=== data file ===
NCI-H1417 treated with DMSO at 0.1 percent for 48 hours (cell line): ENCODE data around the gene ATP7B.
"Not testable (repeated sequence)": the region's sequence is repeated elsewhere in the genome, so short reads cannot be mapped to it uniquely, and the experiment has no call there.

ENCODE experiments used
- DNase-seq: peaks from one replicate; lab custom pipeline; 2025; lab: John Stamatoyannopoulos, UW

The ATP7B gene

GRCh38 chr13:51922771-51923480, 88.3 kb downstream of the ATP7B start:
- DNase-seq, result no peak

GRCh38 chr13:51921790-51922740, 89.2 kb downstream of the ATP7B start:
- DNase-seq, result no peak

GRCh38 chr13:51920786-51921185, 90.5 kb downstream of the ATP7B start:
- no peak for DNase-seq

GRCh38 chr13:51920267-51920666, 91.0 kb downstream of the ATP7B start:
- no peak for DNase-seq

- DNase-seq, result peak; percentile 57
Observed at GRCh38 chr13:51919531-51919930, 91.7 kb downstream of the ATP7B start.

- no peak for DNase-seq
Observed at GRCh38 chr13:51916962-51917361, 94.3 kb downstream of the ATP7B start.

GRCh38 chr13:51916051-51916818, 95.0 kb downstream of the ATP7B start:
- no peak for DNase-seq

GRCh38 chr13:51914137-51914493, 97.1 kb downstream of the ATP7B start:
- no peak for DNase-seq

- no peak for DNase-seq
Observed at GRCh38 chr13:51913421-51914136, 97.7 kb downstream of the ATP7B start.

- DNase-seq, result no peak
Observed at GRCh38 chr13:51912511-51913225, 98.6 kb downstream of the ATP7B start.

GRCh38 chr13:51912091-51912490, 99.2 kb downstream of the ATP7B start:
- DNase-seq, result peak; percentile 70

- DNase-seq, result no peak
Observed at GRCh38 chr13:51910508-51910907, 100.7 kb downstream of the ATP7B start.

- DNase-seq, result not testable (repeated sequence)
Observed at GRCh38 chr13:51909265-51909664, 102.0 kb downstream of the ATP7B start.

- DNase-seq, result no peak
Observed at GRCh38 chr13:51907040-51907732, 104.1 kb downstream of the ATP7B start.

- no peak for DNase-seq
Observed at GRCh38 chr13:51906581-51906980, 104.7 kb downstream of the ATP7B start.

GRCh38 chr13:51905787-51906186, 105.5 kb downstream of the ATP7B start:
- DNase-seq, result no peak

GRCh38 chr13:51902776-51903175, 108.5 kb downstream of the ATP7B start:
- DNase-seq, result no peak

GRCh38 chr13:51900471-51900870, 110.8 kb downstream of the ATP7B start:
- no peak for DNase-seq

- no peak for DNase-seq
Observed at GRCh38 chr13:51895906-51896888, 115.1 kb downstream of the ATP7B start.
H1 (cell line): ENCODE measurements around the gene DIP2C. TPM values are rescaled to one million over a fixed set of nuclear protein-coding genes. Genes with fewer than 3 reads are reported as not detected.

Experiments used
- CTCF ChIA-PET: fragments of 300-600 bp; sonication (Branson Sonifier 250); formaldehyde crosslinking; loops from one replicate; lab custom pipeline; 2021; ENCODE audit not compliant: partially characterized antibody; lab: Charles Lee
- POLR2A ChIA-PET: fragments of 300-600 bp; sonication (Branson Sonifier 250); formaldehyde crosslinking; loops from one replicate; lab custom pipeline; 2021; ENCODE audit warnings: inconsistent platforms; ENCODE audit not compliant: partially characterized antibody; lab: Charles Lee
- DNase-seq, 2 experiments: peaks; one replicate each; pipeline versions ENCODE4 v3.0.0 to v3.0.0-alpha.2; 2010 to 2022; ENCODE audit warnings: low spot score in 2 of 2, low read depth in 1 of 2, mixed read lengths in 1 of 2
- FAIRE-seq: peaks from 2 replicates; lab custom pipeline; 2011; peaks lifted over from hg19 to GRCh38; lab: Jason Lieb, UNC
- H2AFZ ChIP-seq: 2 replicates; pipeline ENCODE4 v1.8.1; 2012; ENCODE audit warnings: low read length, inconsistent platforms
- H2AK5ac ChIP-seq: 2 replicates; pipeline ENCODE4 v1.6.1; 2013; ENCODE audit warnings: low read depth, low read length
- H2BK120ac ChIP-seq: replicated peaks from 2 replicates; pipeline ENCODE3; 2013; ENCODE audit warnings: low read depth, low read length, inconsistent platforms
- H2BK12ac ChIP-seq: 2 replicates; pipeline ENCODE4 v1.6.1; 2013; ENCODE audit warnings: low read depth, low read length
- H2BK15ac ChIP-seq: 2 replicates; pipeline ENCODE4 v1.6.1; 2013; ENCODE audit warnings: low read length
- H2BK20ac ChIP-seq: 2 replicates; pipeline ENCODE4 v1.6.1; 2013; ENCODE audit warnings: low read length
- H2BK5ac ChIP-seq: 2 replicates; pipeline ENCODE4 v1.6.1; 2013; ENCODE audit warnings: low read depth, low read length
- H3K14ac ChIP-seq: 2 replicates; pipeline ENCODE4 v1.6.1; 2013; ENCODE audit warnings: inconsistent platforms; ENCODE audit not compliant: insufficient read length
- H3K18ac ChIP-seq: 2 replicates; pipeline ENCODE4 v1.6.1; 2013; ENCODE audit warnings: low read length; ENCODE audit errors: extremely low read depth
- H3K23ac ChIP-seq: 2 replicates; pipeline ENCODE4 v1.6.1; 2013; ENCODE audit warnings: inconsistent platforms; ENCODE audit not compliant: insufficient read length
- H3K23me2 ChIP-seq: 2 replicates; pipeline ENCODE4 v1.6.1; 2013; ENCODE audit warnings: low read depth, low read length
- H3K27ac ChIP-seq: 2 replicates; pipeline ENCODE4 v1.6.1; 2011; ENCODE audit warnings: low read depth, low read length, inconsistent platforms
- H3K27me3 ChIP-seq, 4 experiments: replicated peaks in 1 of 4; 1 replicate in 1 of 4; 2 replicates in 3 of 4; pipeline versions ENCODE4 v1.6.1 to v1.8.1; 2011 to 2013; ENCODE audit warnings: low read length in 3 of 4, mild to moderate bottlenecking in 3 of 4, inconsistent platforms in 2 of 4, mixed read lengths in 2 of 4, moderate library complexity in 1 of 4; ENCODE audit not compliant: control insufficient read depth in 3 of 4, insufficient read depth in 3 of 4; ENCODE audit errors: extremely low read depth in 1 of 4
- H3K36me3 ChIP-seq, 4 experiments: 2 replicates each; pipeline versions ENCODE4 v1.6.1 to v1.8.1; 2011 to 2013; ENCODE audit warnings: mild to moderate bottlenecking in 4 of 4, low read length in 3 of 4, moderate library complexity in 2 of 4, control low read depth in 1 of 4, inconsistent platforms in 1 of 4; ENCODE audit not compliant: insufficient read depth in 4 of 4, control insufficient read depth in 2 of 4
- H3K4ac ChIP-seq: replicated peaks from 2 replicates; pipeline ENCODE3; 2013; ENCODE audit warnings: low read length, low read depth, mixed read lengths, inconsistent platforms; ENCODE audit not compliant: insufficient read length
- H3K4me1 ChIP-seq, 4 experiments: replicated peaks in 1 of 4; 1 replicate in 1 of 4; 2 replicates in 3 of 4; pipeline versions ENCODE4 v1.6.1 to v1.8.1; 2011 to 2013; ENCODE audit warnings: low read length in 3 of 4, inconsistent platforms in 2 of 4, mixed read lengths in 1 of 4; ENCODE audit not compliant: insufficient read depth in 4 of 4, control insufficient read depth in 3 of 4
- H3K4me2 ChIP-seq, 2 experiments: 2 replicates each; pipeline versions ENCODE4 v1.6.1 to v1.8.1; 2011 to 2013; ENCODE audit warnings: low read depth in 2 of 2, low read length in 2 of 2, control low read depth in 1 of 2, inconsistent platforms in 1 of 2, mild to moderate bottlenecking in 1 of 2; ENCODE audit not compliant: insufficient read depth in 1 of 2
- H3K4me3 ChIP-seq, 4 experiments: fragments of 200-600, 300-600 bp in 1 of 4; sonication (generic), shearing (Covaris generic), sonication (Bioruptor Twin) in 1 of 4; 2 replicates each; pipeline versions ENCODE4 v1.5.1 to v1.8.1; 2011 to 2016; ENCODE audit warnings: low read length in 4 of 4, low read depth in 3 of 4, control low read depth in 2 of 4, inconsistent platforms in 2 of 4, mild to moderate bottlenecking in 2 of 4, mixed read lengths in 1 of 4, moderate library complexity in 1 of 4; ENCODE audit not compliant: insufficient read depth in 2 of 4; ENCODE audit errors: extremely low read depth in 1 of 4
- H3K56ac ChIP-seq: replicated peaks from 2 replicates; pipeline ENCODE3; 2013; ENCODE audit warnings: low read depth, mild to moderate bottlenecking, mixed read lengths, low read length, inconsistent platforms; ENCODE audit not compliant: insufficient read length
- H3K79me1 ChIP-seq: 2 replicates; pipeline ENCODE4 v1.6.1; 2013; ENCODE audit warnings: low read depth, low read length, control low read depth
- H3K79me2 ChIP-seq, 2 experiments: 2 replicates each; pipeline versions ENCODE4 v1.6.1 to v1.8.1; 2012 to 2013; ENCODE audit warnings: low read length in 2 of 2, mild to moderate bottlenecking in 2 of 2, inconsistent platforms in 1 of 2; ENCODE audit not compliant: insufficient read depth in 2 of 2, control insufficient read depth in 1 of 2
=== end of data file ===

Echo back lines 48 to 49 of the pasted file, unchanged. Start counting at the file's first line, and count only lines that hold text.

- DNase-seq, 2 experiments: peaks; one replicate each; pipeline versions ENCODE4 v3.0.0 to v3.0.0-alpha.2; 2010 to 2022; ENCODE audit warnings: low spot score in 2 of 2, low read depth in 1 of 2, mixed read lengths in 1 of 2
- FAIRE-seq: peaks from 2 replicates; lab custom pipeline; 2011; peaks lifted over from hg19 to GRCh38; lab: Jason Lieb, UNC